The functional diversity of food webs: linking ecology, physiology and biogeography
Coordinator: Régis Cereghino - Université Paul Sabatier Toulouse III (France)
12 participants: Ignacio Barberis - Facultad de Ciencias Agrarias, Universidad Nacional de Rosario (Zavalla, Argentina) ; Jean-François Carrias - Université Blaise Pascal, (Aubière, France) ; Bruno Corbara - Université Blaise Pascal (Aubière, France) ; Pavel Kratina - School of Biological and Chemical Sciences, Queen Mary University of London (UK) ; Céline Leroy - IRD, CNRS (Kourou, Guyane Française) ; Brian McGill - University of Maine, School of Biology and Ecology (Orono, USA) ; Paula Omena - State University of Campinas (Sao Paolo state, Brazil) ; Fabiola Ospina-Bautista - Universidad de los Andes (Bogota, Colombia) ; Valerio Pillar - Universidad Federal Rio Grande do Sul (Port Alegre, Brazil) ; Gustavo Romero - State University of Campinas (Sao Paolo state, Brazil) ; Diane Srivastava - University of British Columbia (Vancouver, Canada) ; Kurtis Trzcinski - Université Paul Sabatier Toulouse III (France)
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Community ecology has struggled to provide strong predictive models that link environmental drivers with community structure. Greater progress could be made by focussing on the functional traits represented in communities rather than the identities of species. We are specifically missing analyses of trait diversity at large spatial scales where dispersal between sites is rare, so that we cannot determine if functional diversity in general is determined by niche-based processes, or limited by dispersal, evolution, or biogeography. Our focal system (the faunal food web inhabiting water-filled bromeliad leaves) has been sampled from 12 neotropcal regions, and the dataset (ca. 400 taxa; > 600 bromeliads; nine relevant traits; environmental variables) has been collated in an SQL database.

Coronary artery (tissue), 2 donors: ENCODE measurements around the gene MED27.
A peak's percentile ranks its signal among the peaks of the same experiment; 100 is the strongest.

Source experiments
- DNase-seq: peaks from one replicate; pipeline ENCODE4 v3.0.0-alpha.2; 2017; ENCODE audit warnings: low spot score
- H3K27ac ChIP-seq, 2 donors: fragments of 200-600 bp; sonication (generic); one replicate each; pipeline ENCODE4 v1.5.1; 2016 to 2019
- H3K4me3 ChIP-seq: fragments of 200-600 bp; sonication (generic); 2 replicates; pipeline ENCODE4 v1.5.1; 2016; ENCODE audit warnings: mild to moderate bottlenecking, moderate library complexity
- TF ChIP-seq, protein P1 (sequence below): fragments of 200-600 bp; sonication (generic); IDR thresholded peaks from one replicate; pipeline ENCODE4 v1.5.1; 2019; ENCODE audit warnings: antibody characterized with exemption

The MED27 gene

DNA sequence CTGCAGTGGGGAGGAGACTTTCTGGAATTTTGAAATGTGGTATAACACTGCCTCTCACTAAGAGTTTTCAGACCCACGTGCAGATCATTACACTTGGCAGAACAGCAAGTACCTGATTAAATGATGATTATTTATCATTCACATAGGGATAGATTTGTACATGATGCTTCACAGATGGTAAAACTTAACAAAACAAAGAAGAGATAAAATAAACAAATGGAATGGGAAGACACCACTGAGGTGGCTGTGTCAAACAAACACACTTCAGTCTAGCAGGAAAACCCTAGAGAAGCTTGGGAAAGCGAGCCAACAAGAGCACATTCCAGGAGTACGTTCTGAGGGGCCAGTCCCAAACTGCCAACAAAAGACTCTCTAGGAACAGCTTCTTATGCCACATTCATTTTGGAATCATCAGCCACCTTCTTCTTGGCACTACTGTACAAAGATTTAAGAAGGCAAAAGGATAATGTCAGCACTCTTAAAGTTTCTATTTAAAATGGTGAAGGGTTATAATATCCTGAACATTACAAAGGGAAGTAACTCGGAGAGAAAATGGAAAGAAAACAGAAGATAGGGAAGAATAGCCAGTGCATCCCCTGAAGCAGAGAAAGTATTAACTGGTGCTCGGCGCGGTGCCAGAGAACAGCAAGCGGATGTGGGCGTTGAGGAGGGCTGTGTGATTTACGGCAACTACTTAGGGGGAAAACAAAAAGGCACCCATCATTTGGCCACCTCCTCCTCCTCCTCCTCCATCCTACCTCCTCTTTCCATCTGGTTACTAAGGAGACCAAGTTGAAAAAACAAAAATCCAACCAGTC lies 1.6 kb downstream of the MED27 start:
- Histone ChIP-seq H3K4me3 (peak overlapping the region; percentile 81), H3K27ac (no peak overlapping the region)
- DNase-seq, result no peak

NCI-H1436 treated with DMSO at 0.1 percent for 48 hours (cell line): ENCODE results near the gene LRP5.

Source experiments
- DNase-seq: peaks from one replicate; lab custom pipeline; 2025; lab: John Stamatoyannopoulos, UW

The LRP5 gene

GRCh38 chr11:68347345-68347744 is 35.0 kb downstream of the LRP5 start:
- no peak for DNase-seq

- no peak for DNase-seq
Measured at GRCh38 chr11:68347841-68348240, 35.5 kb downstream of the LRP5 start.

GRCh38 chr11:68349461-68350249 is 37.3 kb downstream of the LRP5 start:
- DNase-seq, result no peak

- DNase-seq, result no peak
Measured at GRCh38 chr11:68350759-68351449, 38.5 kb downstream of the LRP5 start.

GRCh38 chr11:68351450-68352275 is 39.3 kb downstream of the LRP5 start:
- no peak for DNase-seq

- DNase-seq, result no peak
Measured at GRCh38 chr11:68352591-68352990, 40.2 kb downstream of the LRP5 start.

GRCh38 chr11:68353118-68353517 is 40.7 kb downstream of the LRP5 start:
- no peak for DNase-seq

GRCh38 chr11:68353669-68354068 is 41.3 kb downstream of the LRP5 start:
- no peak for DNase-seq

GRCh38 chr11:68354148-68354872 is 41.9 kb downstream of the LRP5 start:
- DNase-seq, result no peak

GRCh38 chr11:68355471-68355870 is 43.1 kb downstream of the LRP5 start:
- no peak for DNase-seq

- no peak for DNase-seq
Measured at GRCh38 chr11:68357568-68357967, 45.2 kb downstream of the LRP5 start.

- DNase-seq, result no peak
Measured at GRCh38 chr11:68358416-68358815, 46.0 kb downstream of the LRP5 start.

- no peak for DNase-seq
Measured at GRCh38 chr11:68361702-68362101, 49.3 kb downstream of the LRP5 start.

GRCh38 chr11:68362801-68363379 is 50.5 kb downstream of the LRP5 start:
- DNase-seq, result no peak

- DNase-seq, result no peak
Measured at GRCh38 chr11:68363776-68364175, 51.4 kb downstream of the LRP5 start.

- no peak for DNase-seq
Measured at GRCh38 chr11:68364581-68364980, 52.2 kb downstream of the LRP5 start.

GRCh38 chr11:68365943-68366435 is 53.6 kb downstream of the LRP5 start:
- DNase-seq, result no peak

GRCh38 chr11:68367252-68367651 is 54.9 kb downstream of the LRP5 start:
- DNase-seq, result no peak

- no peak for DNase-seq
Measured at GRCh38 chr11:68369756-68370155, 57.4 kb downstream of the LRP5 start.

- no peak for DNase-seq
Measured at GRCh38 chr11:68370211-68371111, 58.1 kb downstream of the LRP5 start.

Our fundamental question for a new trait-based paradigm is: which processes determine the functional diversity of food webs at different spatial scales? We ask 3 sub-questions: (i) Are food webs in a single bromeliad non-randomly assembled in terms of functional traits? (ii) Within a site, does the distribution of functional traits change predictably over environmental gradients? and (iii) Is there convergence in the functional structure of food webs over a broad biogeographic range? Based on abundance- or biomass-weighted trait matrices, we will use null models and partial Mantel tests to evaluate functional trait convergence and divergence.
Convergence; food webs; ecosystem functions; community ecology; biogeography; neotropics